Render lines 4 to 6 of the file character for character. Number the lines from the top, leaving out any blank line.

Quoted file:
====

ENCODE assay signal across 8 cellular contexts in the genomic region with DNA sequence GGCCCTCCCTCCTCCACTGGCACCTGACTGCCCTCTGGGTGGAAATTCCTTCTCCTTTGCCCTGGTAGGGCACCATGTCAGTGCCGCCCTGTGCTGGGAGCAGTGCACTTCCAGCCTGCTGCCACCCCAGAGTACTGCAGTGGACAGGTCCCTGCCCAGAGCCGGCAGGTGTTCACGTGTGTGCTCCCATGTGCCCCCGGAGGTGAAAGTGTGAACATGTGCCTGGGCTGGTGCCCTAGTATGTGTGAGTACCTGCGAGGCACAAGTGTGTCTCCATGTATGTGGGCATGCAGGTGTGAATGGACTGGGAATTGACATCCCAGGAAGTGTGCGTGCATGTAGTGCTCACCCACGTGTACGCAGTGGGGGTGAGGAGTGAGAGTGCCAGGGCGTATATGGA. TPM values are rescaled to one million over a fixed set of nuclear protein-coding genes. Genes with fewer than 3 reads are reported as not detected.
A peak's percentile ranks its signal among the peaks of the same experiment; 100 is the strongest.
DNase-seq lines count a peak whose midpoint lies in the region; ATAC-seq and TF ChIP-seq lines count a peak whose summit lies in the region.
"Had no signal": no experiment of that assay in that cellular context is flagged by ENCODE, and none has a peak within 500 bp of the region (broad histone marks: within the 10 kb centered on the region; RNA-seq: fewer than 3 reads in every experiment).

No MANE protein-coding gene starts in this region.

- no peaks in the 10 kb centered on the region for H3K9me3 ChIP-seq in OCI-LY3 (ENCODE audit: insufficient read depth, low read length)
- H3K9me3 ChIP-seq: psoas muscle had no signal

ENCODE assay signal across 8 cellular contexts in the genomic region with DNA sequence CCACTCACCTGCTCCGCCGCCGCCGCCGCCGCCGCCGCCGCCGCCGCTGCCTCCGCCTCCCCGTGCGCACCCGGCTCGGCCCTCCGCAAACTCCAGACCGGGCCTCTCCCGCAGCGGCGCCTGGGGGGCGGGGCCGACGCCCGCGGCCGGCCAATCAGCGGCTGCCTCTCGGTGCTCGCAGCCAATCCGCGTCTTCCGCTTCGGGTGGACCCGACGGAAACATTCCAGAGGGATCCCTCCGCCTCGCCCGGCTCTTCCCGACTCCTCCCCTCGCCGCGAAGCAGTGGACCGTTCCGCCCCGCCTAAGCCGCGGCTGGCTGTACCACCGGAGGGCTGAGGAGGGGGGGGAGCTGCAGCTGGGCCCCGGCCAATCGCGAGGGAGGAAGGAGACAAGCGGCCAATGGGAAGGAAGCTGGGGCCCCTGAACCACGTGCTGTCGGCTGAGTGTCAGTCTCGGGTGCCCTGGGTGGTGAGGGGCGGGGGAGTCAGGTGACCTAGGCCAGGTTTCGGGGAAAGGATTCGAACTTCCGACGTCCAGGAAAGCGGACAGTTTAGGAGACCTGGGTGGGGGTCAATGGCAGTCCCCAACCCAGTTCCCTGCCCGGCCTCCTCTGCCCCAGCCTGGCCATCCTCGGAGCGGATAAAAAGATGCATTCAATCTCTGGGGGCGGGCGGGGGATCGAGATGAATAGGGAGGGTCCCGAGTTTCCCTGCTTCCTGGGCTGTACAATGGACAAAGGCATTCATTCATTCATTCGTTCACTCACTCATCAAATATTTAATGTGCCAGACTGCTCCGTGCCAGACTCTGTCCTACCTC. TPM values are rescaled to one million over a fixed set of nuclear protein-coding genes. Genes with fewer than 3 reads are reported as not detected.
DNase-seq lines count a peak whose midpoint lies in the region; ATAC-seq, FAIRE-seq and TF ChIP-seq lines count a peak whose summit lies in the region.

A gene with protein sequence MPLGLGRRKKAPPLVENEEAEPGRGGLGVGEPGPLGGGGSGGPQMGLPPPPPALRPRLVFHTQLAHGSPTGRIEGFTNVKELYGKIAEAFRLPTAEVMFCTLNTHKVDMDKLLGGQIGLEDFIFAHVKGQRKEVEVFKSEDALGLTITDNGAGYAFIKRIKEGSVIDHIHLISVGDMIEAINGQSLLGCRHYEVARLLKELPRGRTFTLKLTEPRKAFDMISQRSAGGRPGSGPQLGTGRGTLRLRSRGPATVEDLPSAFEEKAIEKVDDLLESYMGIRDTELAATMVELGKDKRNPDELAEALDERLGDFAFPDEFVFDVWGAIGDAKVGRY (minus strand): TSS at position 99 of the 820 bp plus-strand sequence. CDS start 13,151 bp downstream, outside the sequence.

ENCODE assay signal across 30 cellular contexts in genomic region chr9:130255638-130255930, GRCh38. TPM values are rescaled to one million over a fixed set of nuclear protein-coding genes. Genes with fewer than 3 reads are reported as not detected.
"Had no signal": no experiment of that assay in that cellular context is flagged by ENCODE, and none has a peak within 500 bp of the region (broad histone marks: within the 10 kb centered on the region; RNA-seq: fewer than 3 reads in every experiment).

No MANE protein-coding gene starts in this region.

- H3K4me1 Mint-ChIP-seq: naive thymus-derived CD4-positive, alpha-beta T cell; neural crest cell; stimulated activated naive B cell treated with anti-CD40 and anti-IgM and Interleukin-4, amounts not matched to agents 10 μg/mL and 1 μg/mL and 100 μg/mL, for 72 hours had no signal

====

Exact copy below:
"Had no signal": no experiment of that assay in that cellular context is flagged by ENCODE, and none has a peak within 500 bp of the region (broad histone marks: within the 10 kb centered on the region; RNA-seq: fewer than 3 reads in every experiment).

No MANE protein-coding gene starts in this region.

- no peaks in the 10 kb centered on the region for H3K9me3 ChIP-seq in OCI-LY3 (ENCODE audit: insufficient read depth, low read length)